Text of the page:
European Elections and Facebook: Political Advertising and Deliberation?

European Elections and Facebook: Political Advertising and Deliberation?

Lucia Vesnic-Alujevic (Independent Researcher, Italy)
Copyright: © 2016 |Pages: 19
DOI: 10.4018/978-1-4666-9879-6.ch010
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Abstract

This chapter deals with the political advertising strategies used on Facebook during the elections campaigns for the European Parliament in 2009 and 2014. It explores and examines the posts of 11 political parties and comments they received during the last two weeks before the elections. The focus of the chapter is on possible interactions among citizens and politicians or citizens themselves that would support the idea that online deliberation could function as an improvement over other types of campaigning dialogues and the ways in which individuals used Facebook. The chapter explores possible similarities and differences in campaigning of political parties with the same national and ideological background, if any. It also makes a comparison between the campaigns in 2009 and 2014.
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Social Media, Political Advertising And Online Deliberation

Political advertising is a major tool for political actors to communicate with citizens in order to influence their voting decisions (Kaid, 1999). According to Kaid (1999), it takes place through the channels of mass communication, in any written/audio/visual format, either as paid or unpaid advertising and it is completely controlled by the message producer (Kaid, 1999). Media management of electoral campaigns is used in order for political messages to be transmitted to the audience (Lilleker, 2006). Accordingly, media agenda is attempted to be controlled by the campaign manager (Lilleker, 2006). However, we are not interested in indirect campaigning through traditional mass media that can control the content of information. Instead, we focus on direct ways of advertising through online communicative channels.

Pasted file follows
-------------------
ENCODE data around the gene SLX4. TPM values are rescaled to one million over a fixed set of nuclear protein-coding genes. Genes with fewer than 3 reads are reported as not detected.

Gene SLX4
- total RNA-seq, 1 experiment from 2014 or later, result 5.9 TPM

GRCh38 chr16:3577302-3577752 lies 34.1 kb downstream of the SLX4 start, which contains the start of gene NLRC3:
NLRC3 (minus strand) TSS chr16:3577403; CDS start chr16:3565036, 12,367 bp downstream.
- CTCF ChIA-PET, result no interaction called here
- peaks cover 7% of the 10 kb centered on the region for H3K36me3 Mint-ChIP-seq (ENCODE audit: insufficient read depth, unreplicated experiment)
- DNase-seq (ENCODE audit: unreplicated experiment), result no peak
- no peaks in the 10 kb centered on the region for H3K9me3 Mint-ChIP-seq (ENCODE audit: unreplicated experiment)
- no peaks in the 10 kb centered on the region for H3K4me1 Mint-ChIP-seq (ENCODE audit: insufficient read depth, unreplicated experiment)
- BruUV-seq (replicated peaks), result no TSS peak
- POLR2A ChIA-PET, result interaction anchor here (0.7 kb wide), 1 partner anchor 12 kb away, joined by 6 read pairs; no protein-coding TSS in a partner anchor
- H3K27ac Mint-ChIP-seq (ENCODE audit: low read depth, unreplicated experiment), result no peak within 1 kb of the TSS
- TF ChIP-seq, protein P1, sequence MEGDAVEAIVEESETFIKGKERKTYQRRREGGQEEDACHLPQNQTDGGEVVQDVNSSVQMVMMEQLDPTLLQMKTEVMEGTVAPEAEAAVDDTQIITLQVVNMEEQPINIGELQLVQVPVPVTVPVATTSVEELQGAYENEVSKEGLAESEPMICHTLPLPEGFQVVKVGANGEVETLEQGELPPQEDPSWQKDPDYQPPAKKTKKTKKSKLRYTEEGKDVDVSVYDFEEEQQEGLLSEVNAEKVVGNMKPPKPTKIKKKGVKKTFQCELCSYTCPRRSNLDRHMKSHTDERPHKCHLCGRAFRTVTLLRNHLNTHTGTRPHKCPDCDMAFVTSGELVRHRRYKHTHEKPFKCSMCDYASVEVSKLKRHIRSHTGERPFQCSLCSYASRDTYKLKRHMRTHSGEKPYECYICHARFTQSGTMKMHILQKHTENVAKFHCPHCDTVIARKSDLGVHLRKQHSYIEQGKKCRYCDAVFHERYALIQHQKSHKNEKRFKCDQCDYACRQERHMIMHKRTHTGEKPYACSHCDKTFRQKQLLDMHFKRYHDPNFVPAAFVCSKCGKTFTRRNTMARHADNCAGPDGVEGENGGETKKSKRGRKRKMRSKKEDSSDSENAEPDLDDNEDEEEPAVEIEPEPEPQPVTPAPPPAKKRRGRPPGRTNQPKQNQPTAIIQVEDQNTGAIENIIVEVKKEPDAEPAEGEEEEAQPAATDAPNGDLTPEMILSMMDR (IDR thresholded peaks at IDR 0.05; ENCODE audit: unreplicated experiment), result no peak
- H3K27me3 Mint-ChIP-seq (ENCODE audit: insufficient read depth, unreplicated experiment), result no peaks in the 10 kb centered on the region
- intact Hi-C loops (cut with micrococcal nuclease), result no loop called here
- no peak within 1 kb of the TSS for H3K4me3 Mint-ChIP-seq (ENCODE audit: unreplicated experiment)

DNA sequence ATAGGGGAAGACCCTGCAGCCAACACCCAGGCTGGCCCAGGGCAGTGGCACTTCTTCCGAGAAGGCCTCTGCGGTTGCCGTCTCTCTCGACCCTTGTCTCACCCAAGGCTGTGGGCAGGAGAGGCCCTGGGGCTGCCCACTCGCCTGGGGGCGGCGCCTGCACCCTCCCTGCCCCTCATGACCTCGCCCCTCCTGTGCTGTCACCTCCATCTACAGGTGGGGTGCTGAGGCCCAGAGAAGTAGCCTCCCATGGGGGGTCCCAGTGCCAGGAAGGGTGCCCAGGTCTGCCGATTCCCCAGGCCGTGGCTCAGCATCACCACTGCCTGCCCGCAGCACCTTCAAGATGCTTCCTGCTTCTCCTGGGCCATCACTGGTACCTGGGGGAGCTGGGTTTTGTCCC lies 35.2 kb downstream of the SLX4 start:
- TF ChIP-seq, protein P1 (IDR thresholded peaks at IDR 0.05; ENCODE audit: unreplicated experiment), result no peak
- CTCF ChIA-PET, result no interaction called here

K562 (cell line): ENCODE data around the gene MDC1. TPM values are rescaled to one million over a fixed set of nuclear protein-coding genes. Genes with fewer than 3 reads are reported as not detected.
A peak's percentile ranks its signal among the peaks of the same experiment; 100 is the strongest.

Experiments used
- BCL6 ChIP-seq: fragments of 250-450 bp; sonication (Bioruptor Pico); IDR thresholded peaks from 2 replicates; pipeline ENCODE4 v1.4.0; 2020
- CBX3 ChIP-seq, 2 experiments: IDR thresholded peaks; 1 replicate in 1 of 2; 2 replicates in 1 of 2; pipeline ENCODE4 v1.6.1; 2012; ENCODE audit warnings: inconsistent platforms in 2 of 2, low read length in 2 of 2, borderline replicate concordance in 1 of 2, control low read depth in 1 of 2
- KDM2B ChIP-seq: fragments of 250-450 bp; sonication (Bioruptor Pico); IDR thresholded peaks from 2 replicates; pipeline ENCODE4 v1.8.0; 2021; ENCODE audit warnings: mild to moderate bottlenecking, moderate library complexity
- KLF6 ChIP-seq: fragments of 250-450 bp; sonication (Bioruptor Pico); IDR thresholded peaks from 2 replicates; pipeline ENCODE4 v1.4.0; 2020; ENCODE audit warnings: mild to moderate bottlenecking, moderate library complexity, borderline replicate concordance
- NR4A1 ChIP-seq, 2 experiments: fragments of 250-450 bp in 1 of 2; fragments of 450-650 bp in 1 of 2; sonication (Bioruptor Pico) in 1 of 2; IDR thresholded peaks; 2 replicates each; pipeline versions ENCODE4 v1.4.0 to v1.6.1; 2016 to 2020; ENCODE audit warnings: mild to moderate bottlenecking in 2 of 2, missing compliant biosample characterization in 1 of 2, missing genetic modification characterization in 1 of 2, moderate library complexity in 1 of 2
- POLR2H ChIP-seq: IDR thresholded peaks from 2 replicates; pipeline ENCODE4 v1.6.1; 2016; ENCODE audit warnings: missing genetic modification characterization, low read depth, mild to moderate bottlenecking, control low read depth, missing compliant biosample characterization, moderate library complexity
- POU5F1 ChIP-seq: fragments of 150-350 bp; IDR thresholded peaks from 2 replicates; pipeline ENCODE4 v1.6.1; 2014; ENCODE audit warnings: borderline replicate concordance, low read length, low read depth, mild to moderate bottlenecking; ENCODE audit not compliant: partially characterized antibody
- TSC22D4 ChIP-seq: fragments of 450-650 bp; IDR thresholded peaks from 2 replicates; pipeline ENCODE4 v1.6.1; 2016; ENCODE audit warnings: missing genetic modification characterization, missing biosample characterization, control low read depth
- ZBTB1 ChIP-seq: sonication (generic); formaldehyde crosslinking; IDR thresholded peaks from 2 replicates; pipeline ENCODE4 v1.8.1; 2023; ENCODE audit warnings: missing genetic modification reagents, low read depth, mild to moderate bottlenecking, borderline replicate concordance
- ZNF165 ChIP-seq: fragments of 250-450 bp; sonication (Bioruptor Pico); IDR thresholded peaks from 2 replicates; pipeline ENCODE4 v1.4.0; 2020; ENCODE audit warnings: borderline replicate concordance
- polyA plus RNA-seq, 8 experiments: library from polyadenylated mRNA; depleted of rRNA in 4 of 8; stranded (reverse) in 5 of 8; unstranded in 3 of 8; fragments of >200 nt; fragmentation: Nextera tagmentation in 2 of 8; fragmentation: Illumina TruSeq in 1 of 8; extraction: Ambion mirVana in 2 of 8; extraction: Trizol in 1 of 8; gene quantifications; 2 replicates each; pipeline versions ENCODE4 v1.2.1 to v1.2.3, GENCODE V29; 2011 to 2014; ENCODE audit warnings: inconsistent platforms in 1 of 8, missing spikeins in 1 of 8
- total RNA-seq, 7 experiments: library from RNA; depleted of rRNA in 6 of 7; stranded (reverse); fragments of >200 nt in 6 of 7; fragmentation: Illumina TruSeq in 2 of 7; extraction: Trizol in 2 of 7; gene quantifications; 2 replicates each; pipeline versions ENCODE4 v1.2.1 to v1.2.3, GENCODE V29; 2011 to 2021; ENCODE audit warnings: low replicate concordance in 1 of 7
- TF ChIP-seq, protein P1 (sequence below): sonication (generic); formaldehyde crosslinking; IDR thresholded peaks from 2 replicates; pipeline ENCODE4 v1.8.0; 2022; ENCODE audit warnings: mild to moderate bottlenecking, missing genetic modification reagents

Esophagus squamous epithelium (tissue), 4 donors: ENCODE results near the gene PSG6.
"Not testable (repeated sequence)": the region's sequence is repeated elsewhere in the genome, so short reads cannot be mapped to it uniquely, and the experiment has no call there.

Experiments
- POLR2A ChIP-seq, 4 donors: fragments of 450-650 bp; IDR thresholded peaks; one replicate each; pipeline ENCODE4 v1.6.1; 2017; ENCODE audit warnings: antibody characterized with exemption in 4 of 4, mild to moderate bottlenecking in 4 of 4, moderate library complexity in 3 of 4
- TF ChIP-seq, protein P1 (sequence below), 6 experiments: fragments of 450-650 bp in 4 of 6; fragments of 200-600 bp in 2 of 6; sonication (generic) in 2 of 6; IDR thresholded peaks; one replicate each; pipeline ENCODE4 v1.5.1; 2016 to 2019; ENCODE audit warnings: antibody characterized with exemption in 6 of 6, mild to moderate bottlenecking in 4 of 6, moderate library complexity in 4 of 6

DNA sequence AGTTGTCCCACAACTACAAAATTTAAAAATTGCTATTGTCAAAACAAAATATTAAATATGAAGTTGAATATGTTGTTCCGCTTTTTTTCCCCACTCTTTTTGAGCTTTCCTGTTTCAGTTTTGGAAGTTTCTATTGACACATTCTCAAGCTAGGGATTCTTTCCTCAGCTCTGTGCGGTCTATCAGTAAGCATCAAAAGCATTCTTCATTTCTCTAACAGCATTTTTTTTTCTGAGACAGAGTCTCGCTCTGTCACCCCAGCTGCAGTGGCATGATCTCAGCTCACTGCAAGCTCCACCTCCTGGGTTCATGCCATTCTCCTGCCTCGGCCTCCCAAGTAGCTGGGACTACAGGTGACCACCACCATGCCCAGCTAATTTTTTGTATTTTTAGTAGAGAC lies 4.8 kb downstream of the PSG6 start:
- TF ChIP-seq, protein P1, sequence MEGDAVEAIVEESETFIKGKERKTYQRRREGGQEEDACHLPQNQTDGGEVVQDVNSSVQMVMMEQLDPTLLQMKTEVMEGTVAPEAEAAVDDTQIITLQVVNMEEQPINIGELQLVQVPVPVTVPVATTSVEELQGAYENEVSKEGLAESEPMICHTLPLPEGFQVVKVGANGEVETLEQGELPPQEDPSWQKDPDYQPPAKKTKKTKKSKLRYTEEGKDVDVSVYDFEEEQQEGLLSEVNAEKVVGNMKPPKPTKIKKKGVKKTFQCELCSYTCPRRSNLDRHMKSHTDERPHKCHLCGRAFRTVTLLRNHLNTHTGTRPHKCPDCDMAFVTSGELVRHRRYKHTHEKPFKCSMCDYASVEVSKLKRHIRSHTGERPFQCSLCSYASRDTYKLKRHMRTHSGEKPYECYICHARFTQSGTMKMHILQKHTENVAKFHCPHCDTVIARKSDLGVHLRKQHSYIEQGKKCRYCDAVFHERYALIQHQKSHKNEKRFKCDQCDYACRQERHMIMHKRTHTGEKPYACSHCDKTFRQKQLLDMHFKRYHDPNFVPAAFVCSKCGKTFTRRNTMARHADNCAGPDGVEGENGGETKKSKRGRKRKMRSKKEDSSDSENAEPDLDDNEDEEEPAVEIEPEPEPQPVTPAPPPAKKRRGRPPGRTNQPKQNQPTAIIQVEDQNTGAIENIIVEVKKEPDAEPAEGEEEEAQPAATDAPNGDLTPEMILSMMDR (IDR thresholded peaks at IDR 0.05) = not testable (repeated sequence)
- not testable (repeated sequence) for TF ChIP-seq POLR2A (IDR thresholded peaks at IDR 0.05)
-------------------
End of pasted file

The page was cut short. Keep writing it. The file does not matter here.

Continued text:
Social media are not classic media but the so-called read-write web or user-generated content, in which the audiences are not just passive viewers of the content but become participants that contribute to the creation of content. Many citizens nowadays are more interested in the less formal, conversational campaign that is facilitated by means of the Internet (Scoble & Israel, 2006). Cardenal (2013) suggests that, since the beginning of 2000, political parties have perceived online tools as useful for political mobilization, but the exact benefits of online advertising remain mostly uncertain. Similarly, Williams and Gulati (2012) argue that voters can effectively be mobilized through social media and mentions their significant role in the US 2008 congressional elections.

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